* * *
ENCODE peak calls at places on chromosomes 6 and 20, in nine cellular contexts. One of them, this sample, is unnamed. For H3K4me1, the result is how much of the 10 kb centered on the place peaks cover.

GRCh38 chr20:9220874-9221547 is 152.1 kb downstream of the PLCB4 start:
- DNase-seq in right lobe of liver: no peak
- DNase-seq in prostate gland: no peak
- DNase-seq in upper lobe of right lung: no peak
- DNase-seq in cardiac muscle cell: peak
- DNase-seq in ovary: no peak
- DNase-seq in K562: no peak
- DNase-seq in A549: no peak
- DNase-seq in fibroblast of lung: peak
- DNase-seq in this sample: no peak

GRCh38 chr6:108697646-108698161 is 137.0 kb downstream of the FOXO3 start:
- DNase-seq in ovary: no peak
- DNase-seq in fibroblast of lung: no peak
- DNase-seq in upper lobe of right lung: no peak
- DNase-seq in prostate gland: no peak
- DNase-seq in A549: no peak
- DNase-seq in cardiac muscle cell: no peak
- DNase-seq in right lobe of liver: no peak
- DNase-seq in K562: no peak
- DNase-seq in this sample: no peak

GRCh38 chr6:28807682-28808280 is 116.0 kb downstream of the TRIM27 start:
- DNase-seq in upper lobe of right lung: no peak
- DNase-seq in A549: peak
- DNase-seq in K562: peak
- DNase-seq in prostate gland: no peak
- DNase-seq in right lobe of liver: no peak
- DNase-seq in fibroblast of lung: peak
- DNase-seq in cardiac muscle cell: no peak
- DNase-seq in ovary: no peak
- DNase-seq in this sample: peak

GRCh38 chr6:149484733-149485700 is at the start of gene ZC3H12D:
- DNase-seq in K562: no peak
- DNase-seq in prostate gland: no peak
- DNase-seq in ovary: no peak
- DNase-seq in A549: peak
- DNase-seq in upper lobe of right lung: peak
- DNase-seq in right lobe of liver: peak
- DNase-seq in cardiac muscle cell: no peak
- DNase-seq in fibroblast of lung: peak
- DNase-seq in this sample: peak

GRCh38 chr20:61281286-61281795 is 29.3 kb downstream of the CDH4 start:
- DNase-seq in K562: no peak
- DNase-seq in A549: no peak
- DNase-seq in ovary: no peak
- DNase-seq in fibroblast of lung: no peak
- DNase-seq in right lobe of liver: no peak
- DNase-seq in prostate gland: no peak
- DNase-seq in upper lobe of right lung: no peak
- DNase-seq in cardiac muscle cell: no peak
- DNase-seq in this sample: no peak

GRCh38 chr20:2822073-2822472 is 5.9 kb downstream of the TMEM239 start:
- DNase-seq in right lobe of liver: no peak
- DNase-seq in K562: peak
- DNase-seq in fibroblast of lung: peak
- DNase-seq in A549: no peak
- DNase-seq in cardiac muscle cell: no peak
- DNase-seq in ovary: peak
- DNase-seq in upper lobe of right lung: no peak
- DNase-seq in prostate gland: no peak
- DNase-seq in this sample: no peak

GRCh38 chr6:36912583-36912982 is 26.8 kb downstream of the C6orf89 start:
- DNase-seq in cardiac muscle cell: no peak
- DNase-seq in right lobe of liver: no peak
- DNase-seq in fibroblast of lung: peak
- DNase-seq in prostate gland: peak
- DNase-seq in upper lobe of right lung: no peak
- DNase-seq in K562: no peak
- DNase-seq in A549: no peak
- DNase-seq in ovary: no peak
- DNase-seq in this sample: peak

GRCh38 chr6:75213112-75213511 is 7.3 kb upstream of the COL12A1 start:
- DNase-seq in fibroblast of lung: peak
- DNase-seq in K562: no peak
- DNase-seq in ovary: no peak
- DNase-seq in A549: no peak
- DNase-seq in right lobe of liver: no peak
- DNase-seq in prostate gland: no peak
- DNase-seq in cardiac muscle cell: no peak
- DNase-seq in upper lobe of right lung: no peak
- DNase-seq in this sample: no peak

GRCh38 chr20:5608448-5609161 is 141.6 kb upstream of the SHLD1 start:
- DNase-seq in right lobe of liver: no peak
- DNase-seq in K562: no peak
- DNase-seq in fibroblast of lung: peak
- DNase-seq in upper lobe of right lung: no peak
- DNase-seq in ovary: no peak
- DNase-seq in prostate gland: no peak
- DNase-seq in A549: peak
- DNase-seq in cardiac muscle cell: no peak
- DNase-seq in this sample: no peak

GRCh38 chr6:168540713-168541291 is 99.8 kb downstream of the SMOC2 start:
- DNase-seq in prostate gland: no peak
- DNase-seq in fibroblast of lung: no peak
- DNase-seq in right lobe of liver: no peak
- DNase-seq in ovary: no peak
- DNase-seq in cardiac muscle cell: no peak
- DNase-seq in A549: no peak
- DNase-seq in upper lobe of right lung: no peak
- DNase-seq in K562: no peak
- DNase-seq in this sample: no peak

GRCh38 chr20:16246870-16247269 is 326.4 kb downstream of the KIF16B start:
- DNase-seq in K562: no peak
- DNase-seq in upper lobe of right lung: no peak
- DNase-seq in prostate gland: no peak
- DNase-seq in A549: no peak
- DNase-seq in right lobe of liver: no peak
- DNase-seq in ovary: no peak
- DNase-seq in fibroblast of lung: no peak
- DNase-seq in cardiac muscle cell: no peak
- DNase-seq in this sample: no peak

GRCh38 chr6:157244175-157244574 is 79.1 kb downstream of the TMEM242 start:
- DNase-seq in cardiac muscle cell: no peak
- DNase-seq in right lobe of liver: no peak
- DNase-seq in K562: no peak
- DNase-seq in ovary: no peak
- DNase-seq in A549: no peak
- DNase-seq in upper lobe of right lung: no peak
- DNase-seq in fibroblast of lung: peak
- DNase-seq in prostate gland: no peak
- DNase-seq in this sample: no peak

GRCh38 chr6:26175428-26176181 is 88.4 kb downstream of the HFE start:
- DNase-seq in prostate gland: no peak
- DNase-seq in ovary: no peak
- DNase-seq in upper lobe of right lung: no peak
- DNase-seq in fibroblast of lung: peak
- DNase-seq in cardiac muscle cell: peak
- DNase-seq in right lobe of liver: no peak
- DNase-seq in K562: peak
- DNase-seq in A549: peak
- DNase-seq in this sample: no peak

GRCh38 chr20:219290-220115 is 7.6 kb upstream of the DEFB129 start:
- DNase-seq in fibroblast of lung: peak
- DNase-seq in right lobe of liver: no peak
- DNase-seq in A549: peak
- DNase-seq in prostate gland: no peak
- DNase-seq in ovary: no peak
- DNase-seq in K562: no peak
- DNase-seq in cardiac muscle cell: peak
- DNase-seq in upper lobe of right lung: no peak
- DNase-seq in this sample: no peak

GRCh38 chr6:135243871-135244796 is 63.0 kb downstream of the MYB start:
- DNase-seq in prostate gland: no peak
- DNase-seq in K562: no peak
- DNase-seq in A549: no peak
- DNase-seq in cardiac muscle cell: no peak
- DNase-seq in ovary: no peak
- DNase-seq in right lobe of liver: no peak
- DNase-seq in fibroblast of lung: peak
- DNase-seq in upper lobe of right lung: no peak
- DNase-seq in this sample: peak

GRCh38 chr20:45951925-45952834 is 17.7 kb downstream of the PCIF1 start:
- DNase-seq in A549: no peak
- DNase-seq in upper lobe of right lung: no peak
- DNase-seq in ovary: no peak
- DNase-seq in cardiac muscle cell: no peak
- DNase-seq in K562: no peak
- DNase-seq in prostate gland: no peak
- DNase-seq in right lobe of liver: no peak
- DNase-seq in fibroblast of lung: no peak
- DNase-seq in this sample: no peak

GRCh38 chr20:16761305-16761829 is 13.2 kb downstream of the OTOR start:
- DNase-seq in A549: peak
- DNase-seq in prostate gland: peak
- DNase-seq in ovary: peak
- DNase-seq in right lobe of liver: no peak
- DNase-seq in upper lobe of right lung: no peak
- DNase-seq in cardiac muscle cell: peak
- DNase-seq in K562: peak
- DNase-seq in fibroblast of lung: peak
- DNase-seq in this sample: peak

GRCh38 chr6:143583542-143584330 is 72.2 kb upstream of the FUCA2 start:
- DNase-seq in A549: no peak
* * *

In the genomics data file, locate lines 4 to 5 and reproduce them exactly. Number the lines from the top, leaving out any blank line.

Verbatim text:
- DNase-seq in prostate gland: no peak
- DNase-seq in upper lobe of right lung: no peak